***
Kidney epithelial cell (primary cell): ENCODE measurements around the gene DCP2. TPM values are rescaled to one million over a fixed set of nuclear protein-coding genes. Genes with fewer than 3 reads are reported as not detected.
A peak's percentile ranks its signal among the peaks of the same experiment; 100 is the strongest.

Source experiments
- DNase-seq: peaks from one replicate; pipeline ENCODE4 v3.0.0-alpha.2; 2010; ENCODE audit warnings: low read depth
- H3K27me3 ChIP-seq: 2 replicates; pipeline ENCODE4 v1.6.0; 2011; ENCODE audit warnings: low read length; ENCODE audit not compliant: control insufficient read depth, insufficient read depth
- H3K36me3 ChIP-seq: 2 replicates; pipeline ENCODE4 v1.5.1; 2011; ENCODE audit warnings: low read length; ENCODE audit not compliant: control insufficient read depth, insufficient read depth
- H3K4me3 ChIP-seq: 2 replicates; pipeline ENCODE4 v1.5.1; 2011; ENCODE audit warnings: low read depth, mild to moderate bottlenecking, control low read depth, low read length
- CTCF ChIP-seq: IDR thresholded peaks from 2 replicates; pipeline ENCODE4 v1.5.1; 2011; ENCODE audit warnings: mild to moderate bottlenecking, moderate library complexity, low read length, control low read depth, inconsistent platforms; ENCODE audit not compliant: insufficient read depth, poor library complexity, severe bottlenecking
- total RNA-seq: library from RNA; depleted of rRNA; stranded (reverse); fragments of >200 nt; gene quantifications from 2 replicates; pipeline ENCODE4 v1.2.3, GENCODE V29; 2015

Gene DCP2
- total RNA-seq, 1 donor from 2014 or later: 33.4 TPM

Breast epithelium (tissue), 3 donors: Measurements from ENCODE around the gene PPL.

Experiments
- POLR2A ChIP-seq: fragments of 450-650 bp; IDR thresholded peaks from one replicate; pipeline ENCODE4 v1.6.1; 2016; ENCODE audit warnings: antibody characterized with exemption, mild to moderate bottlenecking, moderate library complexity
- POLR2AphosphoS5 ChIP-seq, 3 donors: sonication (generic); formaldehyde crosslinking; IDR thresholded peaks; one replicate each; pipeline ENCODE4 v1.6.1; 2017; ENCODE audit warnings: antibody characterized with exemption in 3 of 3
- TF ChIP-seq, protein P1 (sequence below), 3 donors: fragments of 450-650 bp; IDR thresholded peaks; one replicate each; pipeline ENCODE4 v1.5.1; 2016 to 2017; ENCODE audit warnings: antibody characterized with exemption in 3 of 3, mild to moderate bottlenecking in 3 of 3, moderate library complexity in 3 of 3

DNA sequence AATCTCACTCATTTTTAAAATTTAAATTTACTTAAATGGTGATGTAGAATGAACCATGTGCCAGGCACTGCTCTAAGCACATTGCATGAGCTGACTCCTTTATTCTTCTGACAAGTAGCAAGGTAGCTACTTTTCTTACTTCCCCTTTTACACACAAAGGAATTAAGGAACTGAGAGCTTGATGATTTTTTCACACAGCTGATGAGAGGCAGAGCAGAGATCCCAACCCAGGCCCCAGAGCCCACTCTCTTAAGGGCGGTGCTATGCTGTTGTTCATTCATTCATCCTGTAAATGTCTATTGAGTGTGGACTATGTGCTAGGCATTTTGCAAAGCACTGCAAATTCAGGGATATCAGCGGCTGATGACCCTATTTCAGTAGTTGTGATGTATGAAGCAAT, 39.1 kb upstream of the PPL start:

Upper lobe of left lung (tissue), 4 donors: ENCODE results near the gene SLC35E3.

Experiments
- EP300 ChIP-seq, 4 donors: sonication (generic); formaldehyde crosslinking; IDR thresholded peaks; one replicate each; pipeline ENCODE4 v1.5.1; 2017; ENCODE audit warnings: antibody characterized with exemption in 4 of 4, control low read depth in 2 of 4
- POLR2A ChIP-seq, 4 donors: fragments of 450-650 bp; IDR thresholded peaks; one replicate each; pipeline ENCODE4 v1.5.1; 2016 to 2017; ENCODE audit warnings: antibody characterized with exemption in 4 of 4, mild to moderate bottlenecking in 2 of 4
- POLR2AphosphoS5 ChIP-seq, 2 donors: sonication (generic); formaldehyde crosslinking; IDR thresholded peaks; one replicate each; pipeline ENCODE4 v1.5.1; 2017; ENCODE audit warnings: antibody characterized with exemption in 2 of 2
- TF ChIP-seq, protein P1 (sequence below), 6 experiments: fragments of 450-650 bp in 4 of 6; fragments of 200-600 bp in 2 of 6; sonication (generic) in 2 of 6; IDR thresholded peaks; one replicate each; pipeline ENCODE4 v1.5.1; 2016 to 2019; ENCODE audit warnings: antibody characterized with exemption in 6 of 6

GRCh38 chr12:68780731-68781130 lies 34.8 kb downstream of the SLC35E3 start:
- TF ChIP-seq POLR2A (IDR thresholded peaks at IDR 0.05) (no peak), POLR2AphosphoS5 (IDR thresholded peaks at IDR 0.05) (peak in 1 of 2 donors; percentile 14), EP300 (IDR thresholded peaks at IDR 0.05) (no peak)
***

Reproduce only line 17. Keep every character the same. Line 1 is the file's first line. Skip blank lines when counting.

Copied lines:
DNA sequence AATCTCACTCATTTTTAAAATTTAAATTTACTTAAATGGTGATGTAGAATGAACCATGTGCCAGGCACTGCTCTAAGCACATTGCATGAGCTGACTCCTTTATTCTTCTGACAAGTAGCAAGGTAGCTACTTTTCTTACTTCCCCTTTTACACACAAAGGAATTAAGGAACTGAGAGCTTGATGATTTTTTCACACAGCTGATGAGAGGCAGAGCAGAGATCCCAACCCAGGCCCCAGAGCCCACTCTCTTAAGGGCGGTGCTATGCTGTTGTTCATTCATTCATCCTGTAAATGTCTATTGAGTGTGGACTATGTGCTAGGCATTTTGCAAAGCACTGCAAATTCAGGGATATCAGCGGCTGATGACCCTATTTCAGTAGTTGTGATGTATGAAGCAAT, 39.1 kb upstream of the PPL start: